"This is a landmark case. It is one of the few times we've seen somebody who didn't actually originate the loans being held accountable," said Guy Cecala, the chief executive of Inside Mortgage Finance, The Boston Globe reported Tuesday.
Cecala said the case, in which Goldman Sachs agreed to a $60 million settlement, was a "significant precedent."
"If Massachusetts can do it with Goldman Sachs, who else can they do it with?" Cecala asked.
While Goldman Sachs did not originate the loans, it played a hand in keeping the market open by buying bundled loans, known as securities, which funded more loan activity, the Globe said.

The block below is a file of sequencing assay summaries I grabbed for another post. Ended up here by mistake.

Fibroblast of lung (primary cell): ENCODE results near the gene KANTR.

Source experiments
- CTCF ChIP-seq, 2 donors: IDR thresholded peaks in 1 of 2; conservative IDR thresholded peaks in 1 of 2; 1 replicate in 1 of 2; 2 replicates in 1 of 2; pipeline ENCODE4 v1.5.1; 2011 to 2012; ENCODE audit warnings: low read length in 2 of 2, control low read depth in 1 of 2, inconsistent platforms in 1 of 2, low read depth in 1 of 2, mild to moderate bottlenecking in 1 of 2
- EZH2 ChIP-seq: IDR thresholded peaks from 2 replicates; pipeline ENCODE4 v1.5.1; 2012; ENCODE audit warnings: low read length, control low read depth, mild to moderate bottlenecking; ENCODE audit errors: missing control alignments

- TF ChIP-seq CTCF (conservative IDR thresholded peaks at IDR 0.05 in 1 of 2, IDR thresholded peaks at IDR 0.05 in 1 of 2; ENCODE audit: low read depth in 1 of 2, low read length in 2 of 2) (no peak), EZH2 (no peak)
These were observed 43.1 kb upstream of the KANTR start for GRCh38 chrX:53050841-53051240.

As the market collapsed, the loans were viewed as unfair.
"We've made the determination, and our courts have agreed, that many of these loans were unfair. They were destined to fail," said state Attorney General Martha Coakley. "Our focus is on trying to get relief for homeowners and for Massachusetts."
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